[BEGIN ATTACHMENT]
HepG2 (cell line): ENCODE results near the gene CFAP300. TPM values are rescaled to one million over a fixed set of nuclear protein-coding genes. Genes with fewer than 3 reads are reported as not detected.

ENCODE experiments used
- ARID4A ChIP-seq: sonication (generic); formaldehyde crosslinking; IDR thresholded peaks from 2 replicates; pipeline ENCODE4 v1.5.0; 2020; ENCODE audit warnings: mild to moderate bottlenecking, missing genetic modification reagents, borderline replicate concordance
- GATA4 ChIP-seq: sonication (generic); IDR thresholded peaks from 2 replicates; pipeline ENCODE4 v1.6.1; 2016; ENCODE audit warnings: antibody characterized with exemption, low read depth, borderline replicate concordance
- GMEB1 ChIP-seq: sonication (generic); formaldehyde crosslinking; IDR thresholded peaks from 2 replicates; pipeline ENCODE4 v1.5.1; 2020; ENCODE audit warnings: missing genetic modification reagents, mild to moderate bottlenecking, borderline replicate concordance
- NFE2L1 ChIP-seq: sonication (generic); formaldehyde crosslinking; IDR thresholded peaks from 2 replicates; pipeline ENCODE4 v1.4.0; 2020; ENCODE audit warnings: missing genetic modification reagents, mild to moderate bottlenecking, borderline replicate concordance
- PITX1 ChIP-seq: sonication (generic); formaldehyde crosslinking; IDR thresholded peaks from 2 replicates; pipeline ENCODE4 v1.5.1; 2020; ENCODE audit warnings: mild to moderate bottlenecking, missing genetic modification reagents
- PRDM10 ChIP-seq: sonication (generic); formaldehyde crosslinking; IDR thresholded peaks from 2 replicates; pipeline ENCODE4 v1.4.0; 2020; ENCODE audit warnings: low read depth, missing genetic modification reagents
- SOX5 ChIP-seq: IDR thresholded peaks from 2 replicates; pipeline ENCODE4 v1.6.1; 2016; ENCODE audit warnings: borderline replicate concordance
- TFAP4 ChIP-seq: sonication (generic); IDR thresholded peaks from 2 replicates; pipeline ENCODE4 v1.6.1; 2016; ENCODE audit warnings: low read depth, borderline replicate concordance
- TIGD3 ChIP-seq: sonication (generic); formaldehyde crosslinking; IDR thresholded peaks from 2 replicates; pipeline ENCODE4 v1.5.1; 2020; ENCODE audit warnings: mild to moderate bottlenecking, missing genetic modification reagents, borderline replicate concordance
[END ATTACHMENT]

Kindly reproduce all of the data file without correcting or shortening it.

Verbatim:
HepG2 (cell line): ENCODE results near the gene CFAP300. TPM values are rescaled to one million over a fixed set of nuclear protein-coding genes. Genes with fewer than 3 reads are reported as not detected.

ENCODE experiments used
- ARID4A ChIP-seq: sonication (generic); formaldehyde crosslinking; IDR thresholded peaks from 2 replicates; pipeline ENCODE4 v1.5.0; 2020; ENCODE audit warnings: mild to moderate bottlenecking, missing genetic modification reagents, borderline replicate concordance
- GATA4 ChIP-seq: sonication (generic); IDR thresholded peaks from 2 replicates; pipeline ENCODE4 v1.6.1; 2016; ENCODE audit warnings: antibody characterized with exemption, low read depth, borderline replicate concordance
- GMEB1 ChIP-seq: sonication (generic); formaldehyde crosslinking; IDR thresholded peaks from 2 replicates; pipeline ENCODE4 v1.5.1; 2020; ENCODE audit warnings: missing genetic modification reagents, mild to moderate bottlenecking, borderline replicate concordance
- NFE2L1 ChIP-seq: sonication (generic); formaldehyde crosslinking; IDR thresholded peaks from 2 replicates; pipeline ENCODE4 v1.4.0; 2020; ENCODE audit warnings: missing genetic modification reagents, mild to moderate bottlenecking, borderline replicate concordance
- PITX1 ChIP-seq: sonication (generic); formaldehyde crosslinking; IDR thresholded peaks from 2 replicates; pipeline ENCODE4 v1.5.1; 2020; ENCODE audit warnings: mild to moderate bottlenecking, missing genetic modification reagents
- PRDM10 ChIP-seq: sonication (generic); formaldehyde crosslinking; IDR thresholded peaks from 2 replicates; pipeline ENCODE4 v1.4.0; 2020; ENCODE audit warnings: low read depth, missing genetic modification reagents
- SOX5 ChIP-seq: IDR thresholded peaks from 2 replicates; pipeline ENCODE4 v1.6.1; 2016; ENCODE audit warnings: borderline replicate concordance
- TFAP4 ChIP-seq: sonication (generic); IDR thresholded peaks from 2 replicates; pipeline ENCODE4 v1.6.1; 2016; ENCODE audit warnings: low read depth, borderline replicate concordance
- TIGD3 ChIP-seq: sonication (generic); formaldehyde crosslinking; IDR thresholded peaks from 2 replicates; pipeline ENCODE4 v1.5.1; 2020; ENCODE audit warnings: mild to moderate bottlenecking, missing genetic modification reagents, borderline replicate concordance